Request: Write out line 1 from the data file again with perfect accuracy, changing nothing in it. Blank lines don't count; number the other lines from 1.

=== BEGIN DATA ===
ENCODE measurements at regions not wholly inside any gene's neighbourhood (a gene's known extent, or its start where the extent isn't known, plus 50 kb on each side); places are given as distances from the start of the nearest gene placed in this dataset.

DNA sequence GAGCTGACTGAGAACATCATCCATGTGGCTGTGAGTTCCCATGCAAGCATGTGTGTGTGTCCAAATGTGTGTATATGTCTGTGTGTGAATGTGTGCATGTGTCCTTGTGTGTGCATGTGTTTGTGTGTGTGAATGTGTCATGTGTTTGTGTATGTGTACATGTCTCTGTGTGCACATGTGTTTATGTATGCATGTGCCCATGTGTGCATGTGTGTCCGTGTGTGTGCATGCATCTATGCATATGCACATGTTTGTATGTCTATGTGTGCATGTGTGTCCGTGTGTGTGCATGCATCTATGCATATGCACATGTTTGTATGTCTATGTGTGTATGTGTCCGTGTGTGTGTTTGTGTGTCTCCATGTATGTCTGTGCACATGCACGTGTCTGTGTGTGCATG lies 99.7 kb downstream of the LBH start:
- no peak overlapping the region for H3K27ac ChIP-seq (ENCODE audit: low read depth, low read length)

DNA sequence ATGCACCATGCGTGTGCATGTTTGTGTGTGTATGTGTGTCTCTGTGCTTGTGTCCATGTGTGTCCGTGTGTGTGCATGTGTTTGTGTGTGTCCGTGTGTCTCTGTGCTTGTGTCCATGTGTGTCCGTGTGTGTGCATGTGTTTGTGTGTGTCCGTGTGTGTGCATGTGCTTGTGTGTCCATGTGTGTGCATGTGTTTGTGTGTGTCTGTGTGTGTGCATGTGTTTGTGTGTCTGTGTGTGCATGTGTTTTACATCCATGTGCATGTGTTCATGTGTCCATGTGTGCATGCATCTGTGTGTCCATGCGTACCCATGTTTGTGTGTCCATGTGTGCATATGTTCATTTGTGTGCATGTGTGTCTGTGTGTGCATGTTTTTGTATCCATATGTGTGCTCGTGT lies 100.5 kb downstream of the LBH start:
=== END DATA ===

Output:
ENCODE measurements at regions not wholly inside any gene's neighbourhood (a gene's known extent, or its start where the extent isn't known, plus 50 kb on each side); places are given as distances from the start of the nearest gene placed in this dataset.